Fall of Ramadi: Iran, Iraq say US is the one who 'showed no will to fight'

After Defense Secretary Ashton Carter accused Iraqi troops of showing 'no will to fight,' Iraq and Iran took issue with his statements. US military experts say the two countries may have a point.

A displaced Sunni man fleeing the violence in Ramadi carries a crying child on his shoulders, on the outskirts of Baghdad, May 24. Iraqi forces recaptured territory from advancing Islamic State militants near the recently-fallen city of Ramadi on Sunday, while in Syria the government said the Islamists had killed hundreds of people since capturing the town of Palmyra.

A former senior US military officer in Iraq argues that Shiite militias are now more capable than the Iraqi Army, because Iran is actually embedding more advisers. That's something, he adds, that the US military is failing to do.

This salvo comes as top leaders in Iraq and Iran took issue Monday with statements made over the weekend by Defense Secretary of Ashton Carter, who said that although US-trained Iraqi troops “vastly outnumbered” Islamic State radicals in Ramadi, the security forces “showed no will to fight.” 

Gen. Qassim Soleimani, head of the Iranian Revolutionary Guard’s elite Quds forces, seemed to suggest that the US might want to examine its own glass house before casting blame for the fall of Ramadi, saying that it is the US that has shown “no will” in fighting the Islamic State. 

Mr. Soleimani further appeared to suggest that Iran feels rather put-upon that it is the only country trying hard enough to vanquish the Islamic State in Iraq.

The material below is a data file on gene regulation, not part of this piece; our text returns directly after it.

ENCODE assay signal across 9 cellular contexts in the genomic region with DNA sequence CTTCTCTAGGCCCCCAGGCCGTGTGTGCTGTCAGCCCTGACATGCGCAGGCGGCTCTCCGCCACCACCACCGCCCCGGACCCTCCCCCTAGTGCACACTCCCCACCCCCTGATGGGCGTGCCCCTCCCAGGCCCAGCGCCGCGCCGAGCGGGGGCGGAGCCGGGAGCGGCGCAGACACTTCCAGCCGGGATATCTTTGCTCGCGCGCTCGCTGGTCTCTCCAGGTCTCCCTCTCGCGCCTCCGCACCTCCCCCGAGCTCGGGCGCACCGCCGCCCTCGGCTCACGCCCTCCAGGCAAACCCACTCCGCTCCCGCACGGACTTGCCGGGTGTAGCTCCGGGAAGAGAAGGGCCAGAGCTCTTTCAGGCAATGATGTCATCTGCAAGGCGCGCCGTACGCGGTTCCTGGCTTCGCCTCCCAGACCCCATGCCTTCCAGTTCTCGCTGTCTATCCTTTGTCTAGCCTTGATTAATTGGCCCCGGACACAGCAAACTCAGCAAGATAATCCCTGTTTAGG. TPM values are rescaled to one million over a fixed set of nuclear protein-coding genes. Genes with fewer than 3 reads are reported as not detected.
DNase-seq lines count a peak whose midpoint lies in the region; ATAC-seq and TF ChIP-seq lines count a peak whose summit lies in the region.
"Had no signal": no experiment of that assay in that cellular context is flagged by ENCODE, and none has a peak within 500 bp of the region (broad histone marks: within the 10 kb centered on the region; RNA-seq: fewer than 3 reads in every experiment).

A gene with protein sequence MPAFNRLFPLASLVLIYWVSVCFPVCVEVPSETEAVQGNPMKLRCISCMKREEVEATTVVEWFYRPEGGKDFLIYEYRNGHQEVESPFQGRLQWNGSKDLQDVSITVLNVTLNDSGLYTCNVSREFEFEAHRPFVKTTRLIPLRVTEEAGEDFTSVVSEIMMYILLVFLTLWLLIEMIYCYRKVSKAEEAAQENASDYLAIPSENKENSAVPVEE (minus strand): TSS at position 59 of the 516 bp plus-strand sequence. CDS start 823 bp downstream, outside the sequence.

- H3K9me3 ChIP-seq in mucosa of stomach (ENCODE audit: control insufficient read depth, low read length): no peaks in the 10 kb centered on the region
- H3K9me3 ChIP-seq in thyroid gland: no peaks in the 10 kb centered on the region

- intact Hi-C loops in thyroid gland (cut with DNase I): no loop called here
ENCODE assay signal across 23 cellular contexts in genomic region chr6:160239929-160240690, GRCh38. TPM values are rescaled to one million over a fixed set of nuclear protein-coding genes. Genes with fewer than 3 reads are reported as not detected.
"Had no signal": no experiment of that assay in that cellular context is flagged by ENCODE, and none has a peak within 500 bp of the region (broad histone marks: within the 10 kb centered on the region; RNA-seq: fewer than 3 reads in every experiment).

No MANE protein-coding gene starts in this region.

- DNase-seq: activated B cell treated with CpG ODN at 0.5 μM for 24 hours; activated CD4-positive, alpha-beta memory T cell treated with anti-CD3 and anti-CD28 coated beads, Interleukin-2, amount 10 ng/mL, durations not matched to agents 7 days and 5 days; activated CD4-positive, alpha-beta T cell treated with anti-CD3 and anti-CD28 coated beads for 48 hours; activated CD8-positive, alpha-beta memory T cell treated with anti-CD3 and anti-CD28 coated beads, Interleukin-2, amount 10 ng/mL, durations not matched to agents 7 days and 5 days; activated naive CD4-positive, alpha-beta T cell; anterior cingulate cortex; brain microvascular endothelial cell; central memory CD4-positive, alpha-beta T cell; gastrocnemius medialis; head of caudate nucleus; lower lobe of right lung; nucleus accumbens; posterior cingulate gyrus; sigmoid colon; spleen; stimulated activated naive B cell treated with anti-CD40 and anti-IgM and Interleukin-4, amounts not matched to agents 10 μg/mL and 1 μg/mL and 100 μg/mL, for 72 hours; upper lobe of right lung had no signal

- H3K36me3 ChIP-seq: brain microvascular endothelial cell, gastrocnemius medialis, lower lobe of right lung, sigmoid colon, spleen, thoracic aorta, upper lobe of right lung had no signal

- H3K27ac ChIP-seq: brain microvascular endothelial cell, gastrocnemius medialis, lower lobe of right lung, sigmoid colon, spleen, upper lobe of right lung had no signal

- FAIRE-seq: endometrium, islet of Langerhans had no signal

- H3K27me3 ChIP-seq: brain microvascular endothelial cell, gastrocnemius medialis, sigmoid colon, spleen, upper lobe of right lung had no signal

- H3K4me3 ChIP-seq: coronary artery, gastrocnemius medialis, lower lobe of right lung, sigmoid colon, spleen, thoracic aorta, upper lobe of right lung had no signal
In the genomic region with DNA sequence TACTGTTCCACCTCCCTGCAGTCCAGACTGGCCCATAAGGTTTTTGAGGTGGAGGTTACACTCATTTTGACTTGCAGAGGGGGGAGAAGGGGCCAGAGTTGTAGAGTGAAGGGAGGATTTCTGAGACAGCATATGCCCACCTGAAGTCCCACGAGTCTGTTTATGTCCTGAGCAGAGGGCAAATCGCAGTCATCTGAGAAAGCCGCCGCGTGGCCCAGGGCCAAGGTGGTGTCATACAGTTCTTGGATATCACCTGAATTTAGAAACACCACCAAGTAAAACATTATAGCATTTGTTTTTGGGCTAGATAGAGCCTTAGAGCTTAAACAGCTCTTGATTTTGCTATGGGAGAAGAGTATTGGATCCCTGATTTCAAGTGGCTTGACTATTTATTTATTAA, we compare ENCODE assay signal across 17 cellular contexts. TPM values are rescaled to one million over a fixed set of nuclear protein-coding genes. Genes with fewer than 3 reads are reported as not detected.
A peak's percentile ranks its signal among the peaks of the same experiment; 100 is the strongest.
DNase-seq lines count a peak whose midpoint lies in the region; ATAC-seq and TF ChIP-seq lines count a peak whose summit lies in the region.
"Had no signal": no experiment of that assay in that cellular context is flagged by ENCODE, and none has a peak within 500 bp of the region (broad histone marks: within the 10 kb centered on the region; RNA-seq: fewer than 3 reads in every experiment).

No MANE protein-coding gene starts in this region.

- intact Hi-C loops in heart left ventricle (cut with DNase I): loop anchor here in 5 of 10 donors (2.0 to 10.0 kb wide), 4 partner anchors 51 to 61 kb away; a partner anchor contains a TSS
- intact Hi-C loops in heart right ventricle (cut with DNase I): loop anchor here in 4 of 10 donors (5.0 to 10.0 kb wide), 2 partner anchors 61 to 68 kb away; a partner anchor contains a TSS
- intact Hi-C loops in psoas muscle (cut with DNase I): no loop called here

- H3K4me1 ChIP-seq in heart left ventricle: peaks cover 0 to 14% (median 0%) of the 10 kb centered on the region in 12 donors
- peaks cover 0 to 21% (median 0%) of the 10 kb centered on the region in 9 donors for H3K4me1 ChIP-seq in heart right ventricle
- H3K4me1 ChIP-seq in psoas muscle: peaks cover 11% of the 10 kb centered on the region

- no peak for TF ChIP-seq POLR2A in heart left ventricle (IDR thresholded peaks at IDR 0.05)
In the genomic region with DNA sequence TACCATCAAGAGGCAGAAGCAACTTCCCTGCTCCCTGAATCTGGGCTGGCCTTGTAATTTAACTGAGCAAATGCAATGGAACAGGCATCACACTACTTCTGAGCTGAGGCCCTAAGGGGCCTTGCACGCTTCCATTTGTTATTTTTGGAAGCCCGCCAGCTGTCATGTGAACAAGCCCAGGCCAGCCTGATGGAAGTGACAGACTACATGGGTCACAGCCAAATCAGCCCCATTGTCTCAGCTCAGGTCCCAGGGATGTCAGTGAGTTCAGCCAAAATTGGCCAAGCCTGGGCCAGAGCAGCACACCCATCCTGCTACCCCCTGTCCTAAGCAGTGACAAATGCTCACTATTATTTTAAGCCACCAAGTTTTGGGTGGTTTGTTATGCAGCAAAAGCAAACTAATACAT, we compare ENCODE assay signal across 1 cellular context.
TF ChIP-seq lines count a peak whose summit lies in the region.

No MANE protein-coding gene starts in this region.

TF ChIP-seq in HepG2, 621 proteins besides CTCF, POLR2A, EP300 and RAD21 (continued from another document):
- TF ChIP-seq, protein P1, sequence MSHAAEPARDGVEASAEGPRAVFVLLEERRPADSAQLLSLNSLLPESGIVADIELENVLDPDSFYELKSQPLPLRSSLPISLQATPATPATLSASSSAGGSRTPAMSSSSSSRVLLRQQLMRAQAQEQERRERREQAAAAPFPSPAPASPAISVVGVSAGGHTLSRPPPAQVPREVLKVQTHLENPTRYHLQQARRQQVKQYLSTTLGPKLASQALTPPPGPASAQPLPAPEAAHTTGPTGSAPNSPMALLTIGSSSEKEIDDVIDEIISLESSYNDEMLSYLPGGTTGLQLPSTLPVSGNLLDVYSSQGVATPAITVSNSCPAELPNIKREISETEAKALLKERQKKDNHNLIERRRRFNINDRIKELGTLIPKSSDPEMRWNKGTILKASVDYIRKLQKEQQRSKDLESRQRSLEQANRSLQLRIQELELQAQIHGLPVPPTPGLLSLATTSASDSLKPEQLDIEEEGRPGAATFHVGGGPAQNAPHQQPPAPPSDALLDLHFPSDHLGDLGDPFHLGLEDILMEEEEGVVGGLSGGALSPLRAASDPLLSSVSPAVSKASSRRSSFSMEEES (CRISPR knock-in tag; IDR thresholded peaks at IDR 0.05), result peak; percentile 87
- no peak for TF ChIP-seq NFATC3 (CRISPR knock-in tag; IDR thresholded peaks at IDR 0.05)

The comments have created a “Twilight Zone”-esque conversation in which former US military officers – whose troops were killed during the height of the Iraq War by the roadside bombs that Quds force advisers helped Iraqi insurgents make – say that Soleimani may have a point. 

“Quite frankly, Soleimani is correct,” says retired Col. Peter Mansoor, who served as the executive officer for Gen. David Petraeus in Iraq.

“The shortfalls in our strategy are becoming apparent: Shiite militias are a more capable ground force now because they have Iranian advisers embedded in them,” he adds. “The Shiite militias are commanded by committed leaders, and the weak ones are being weeded out. You can’t say the same thing about the Iraqi Army.” 

Saad al-Hadithi, spokesman for Iraqi Prime Minister Haider al-Abadi, for his part endeavored to put a more positive spin on Carter’s comments, positing that perhaps the Defense secretary was working with outdated information.

“Carter was likely given incorrect information, because the situation on [the] ground is different,” Mr. al-Hadithi told the Associated Press.

The fall of Ramadi was rather due to mismanagement and poor planning by senior military commanders, he said.

In any event, he added, “We should not judge the whole army based on one incident.” 

Soleimani, who during the height of the Iraq War offered training to Iraqi insurgent militias in building IEDs used to target US troops, appeared to argue that the US should be doing more in Iraq.

The US didn’t do a thing to stop the advance of the Islamic State on Ramadi, he told the daily newspaper Javan, as reported by the AP.

“Today, there is nobody in confrontation with [the Islamic State] except the Islamic Republic of Iran, as well as nations who are next to Iran or supported by Iran.”